What if the tree huggers are wrong? What is the harm?

Estimated peak oil production,
and when the oil runs out:



First, this is not meant to be a thread to hash out whether or not you believe we are wetting our own bed on a global scale and whether or not wetting the bed has an adverse effect on it's health. Most of us believe it does. Some believe it doesn't. Been there, posted that, getting redundant. Due to the lack of a storeroom full of scale-model test planets on which we can directly infuse with CO2 and see what happens, the believers will never be able to prove it to the satisfaction of the deniers. Nor will the deniers convince the believers that the big ass brown cloud of smog over every major city is just a coincidence and isn't hurting anything. 

My question is this: What if we, on a global scale, reduce our trash output and CO2 to a minimum, switching as much as reasonable to recyclables, renewables, and clean energy, and it turns out to have been totally unnecessary? 100 years from now someone invents a giant climate-O-meter and says, "Oops. Turns out all that smog and hypoxic zones and the continent-sized flotsam fields in the oceans weren't hurting a thing." 

How have we hurt ourselves/what have we lost by going green?

Because whether one believes in Anthropogenic Global Warming or not:

- We have a finite supply of what is the bulk of our energy. Not finite as in thousands of years, but in terms of decades. A century or two at best. 

- There is little argument about the human health hazards of living in a major city engulfed in smog, or having a coal plant in your backyard.

- We are putting out trash faster and in greater volumes than it takes the planet to decompose it. I'm not exaggerating about those trash fields being the size of a continent.

Yes, the initial cost to changeover from coal to wind, oil to solar or geothermal, that initial cost is high. It takes time for new tech to start paying for itself. But in the long run it pays for itself. Shell out the money to buy in bulk today ... save over the long term. Simple math. 

Yes, recycling has hardly been streamlined here in the U.S. at least. In some cases it costs more to recycle a widget than it does to chuck it and make a new one. But that too is growing in efficiency. 

So as best as I can tell, if us tree huggers are wrong, the worst that's happened is that the oil mogul's great-grandchildren's trust funds won't be as big. In the short term we spent some extra bucks changing to green energy, but we would have had to do that eventually anyway.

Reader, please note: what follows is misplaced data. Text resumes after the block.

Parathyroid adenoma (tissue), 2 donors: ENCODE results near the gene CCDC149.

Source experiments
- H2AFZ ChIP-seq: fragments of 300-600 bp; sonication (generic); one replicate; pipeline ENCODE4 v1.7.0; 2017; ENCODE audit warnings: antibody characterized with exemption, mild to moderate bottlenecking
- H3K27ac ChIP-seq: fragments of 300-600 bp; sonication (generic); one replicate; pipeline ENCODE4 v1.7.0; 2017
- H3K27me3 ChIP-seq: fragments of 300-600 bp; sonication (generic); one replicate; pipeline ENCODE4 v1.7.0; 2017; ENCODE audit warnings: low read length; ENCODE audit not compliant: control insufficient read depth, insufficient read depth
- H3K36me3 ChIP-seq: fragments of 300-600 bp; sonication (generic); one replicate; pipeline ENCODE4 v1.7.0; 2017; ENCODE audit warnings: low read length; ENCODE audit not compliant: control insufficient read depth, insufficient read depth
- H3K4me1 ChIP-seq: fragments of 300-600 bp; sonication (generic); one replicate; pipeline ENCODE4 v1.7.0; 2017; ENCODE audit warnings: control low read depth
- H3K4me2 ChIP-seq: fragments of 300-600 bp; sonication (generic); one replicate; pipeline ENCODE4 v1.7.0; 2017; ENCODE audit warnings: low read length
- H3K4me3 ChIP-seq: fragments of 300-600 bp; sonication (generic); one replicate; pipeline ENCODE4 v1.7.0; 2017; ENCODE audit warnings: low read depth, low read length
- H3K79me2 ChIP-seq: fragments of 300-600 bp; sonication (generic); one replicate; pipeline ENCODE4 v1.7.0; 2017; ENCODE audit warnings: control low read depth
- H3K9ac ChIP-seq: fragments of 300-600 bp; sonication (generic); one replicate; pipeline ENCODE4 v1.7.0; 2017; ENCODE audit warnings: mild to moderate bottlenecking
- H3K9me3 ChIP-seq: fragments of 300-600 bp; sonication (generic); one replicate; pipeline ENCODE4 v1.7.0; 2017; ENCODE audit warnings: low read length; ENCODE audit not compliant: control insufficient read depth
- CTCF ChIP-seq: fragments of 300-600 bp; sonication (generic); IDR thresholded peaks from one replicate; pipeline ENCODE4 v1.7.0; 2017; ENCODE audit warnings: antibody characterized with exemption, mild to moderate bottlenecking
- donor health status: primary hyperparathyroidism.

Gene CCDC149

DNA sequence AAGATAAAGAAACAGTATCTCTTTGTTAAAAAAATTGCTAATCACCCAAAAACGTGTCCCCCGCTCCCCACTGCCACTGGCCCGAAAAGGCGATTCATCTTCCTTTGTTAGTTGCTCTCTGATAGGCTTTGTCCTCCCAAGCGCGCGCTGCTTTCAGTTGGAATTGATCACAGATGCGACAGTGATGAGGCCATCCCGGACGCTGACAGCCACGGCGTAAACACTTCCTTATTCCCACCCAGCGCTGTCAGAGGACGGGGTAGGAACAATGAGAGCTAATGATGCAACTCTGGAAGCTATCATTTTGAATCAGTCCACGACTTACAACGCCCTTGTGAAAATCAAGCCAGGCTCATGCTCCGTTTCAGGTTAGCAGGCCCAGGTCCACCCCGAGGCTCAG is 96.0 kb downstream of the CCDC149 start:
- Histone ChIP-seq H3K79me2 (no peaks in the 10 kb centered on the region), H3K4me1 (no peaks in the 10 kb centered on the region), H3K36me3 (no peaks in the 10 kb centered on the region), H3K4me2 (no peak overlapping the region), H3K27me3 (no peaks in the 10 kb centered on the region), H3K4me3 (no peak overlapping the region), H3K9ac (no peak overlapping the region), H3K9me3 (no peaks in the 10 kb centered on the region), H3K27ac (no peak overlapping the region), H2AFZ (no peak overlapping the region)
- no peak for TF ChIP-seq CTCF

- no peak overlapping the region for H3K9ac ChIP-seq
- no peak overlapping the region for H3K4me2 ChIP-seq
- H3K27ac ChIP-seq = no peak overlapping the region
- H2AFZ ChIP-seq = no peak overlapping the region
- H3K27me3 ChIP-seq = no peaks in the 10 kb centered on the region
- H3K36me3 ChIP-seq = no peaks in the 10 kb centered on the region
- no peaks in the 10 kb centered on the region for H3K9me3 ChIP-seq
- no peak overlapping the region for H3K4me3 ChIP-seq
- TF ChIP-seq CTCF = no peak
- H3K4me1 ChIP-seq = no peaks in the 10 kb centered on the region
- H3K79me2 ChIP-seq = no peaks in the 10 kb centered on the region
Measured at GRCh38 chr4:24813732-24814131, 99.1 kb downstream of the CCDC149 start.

Oh, and Al Gore got rich off some books. That seems to be the number one what-we-have-to-lose that I hear from the anti-AGW crowd. Because it is just such a global disaster for Al Gore to sell books. 

Can anyone else tell me how I am bringing about the demise of our civilization by recycling my plastics and going solar?

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I never read or even knew of its existence the original post. You are pretty well spot on what you say.

Bicycle friendly cities are one way to help scrub exhaust emissions from the air. Not arguing, just saying...
Bicycle friendly cities are one way to help scrub exhaust emissions from the air. Not arguing, just saying...

Used to have a bicycle for a car in both Downtown St. Louis and Downtown Denver. Must say, Denver ... WAY more bicycle friendly.

And kept me in WAY better shape. ;-)
Philadelphia has become the most bicycle friendly big city in the country - ironically due in measurable part to two public transportation strikes.
Ugh. And this is why I will NEVER live in a large city. Or a medium-sized city for that matter. I'll keep my bayou front property, thank you. hehe
Gotta say, this city girl has been rather enjoying the sticks for a while. Just need to get back into bicycling.
BTW - my brother has lived there for over fifteen years now - and, despite the 'natural' annual brush fires - he has witnessed it get visibly better year after year. Must be clearing up on its own. Couldn't have anything to do with the countries most stringent automobile emission standards. Nah - that couldn't have anything to do with it.